Having navigated the banking system in Chile for sometime now I feel confident in explaining it to you. Here is what you need to know to open a banking account in Chile, get a credit card, or transfer money back and forth from the USA or other country.
First know that anyone who plans to spend anytime in Chile needs to apply to sii.cl to get a RUT which is like a taxpayer identification number. A foreigner will get a provisional RUT. If you seek Chilean residency when they will give you a different RUT number called a RUN. Its basically the same thing. This number has nothing to do with social security which is called “AFP” here.
They way I send money from the USA to Chile is to use xoom.com. The way I send it the other way is to use AFEX but you can also use paypal which has recently started operating in Chile. Do not be naive about this–understand how much you are being charged by the money transfer companies. Money transfer companies will charge you twice. First, there is the obvious transaction fee which is tacked onto the transaction and clearly listed there. More difficult to understand is the profit the money transfer company will make by paying you something which is different from the currency markets exchange rate. AFEX does not charge you in this way–instead they charge you a fee and nothing more. Xoom on the other hand charges you both ways. Let me illustrate this with three examples.
On November 18 I sent $100 USD from my bank in the USA to my bank in Chile. Xoom deposited 49,437 chilean pesos (CLP) into my account. What was their profit?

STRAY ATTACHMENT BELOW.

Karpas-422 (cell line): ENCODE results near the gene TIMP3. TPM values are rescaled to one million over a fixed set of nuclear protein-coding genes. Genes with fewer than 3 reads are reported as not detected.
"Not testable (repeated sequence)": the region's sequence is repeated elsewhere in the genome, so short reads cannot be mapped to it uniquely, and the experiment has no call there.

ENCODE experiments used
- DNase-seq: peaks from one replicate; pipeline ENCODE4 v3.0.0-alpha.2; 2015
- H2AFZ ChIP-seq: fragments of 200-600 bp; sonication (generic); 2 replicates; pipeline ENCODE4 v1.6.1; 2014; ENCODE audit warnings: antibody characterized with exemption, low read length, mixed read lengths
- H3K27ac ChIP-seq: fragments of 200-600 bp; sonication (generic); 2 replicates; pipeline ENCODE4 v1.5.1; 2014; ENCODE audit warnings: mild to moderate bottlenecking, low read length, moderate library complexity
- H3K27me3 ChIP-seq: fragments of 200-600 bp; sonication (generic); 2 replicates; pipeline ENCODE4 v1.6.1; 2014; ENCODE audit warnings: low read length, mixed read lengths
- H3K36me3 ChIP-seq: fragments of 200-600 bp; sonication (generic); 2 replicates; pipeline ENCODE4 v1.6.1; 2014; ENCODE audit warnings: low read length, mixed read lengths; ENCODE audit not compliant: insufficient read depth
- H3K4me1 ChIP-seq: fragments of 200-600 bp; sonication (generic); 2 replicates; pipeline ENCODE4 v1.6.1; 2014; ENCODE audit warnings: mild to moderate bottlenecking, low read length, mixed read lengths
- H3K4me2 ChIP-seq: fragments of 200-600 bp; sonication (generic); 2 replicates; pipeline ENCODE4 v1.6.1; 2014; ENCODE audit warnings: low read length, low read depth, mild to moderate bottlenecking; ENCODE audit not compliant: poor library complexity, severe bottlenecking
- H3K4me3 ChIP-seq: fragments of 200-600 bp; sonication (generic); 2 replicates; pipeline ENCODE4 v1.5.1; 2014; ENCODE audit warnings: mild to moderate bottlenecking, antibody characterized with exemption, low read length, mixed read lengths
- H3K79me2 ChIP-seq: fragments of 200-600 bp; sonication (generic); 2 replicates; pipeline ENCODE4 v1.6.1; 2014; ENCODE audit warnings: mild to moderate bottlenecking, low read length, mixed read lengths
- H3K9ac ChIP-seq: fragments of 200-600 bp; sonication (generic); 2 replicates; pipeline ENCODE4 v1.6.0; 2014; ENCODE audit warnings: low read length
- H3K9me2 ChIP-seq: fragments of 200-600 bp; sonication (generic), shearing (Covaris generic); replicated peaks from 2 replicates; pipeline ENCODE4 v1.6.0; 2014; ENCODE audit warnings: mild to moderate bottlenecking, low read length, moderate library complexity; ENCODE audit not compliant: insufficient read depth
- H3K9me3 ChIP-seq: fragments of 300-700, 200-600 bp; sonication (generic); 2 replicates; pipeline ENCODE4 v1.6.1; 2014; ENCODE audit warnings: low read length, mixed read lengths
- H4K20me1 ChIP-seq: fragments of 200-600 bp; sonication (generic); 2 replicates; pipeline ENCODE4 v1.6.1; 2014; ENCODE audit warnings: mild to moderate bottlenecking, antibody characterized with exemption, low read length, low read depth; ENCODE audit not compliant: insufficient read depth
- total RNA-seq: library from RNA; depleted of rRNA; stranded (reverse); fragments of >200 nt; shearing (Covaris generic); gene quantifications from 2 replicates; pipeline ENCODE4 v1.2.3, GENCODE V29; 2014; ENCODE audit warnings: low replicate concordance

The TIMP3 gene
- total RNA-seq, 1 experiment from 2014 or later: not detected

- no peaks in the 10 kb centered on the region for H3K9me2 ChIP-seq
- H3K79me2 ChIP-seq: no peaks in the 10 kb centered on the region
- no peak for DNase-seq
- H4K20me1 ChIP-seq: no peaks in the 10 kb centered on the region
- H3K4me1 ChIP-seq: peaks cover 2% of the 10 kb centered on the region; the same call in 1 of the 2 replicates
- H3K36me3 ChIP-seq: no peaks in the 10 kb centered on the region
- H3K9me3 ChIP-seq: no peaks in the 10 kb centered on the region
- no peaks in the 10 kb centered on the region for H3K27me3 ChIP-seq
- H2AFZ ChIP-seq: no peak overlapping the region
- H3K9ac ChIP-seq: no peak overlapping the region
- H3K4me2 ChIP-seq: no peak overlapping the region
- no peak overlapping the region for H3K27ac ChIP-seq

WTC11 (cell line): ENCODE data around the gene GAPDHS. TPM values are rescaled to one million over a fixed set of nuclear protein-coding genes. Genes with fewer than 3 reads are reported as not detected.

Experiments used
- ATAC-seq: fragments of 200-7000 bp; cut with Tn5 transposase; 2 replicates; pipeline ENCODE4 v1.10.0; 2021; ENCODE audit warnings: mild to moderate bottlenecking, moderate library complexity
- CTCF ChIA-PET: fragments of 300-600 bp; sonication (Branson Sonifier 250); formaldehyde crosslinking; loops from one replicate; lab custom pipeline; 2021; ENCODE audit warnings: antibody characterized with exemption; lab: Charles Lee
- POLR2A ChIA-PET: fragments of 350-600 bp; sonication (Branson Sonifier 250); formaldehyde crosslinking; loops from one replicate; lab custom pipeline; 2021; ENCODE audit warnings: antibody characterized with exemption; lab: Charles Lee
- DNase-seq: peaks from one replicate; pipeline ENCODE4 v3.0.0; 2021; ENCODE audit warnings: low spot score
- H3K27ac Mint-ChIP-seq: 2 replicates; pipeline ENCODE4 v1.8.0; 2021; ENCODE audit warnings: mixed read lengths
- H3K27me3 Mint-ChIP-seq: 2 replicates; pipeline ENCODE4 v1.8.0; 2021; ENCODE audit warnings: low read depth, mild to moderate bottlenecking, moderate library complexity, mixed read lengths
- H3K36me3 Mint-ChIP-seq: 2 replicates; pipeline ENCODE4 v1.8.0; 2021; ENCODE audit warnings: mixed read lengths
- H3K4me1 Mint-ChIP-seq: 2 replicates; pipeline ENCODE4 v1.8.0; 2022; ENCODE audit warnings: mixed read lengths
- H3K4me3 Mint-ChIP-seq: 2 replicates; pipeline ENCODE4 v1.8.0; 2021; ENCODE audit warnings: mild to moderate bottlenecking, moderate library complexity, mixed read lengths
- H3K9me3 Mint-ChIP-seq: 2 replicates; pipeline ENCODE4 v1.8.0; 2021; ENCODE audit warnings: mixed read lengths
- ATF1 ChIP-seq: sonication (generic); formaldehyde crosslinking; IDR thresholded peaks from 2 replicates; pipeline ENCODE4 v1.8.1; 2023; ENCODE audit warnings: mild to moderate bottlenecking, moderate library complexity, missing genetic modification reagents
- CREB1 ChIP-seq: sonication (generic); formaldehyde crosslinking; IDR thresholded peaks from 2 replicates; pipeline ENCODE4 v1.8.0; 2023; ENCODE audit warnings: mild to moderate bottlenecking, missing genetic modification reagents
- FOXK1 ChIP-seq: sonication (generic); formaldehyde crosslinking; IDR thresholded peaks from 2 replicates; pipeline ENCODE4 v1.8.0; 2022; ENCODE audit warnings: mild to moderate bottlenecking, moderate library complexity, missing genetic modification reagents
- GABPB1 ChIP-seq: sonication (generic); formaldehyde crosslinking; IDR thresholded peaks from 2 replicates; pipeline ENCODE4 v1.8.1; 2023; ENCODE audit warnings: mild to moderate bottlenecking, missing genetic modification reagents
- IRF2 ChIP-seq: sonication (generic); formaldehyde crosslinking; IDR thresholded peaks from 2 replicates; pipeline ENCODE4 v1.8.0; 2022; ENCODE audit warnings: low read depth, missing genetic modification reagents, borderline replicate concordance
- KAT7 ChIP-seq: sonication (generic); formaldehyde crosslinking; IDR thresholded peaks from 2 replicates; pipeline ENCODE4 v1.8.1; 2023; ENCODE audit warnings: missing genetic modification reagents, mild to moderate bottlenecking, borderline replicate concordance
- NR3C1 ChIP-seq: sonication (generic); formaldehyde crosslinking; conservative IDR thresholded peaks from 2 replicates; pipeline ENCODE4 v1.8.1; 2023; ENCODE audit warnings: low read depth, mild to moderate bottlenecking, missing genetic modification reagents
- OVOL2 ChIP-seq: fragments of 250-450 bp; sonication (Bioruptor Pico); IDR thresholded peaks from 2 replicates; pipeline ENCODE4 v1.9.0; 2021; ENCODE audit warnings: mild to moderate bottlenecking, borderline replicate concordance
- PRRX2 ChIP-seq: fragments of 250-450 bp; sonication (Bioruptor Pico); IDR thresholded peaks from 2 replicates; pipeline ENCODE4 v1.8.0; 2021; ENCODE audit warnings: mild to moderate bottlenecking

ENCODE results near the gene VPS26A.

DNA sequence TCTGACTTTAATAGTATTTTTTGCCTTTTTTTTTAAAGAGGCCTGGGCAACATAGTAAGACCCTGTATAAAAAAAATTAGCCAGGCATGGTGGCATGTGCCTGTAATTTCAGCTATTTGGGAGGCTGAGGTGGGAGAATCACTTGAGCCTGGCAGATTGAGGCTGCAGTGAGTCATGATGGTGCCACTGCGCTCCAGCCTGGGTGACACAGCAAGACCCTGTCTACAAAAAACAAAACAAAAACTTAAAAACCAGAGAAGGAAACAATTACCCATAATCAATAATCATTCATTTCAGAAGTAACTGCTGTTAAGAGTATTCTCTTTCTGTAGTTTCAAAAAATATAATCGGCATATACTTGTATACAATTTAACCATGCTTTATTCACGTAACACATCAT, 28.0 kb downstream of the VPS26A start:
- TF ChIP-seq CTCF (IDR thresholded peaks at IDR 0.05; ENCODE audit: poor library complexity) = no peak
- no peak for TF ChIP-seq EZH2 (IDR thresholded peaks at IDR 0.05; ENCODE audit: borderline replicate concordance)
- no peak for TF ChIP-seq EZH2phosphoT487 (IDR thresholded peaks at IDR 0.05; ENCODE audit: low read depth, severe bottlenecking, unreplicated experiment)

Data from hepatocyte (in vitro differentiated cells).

On that day the currency markets paid 509 CLP per USD. This historical exchange rate is found here so that we can see what they should have paid.
For each dollar I sold them XOOM gave me (49,437/100)= 494.37 pesos thus charging me (100 * (509 – 494.37) = 1,463 chilean pesos or roughly 1,464 / 509 = $2.88. In addition they charged me $4.99 transaction fee.
So their overall fee for sending $100 was (4.99 + 2.88) / 100 = 7.8%. This is outrageous. Granted this is a small amount. That fixed transaction fee for sending money will go down as the amount you send goes up but their profit from the currency conversion will remain the same. To illustrate we have another example:
On March 4 I send $1,000 via XOOM. XOOM paid me 464,037 CLP which is 464,037 / 1,000 = 465.03 pesos per dollar. On that date the market exchange rate was 473.25. XOOM charge me a transaction fee of $9.99. So their exchange rate profit was:1000 * (472.25 – 464.04) = 8,210 or 8,210 / 473.25 = $17.35and their overall fee for sending $1,000 was (9.99 + 17.35) / 1000 = 2.7% which is roughly the same as the American Express charge card example given below. So XOOM is reasonably priced when the dollar amount sent it large.
Now going the other way on October 4 I sent $2,670 USD to the USA via AFEX. I did this by making a transfer directly to AFEX`s checking account in the amount of 1,408,864 CLP. They then sent to my account a wire transfer. The advantage of using AFEX is you can do all of this from your computer and do not have to physically go to the bank.
In this case we have to think of the exchange rate conversion the other way around as this time we are selling pesos and buying dollars. So for each pesos that I sold them on that day they day gave me 2,670 / 1,408,864 = 0.001895 dollars.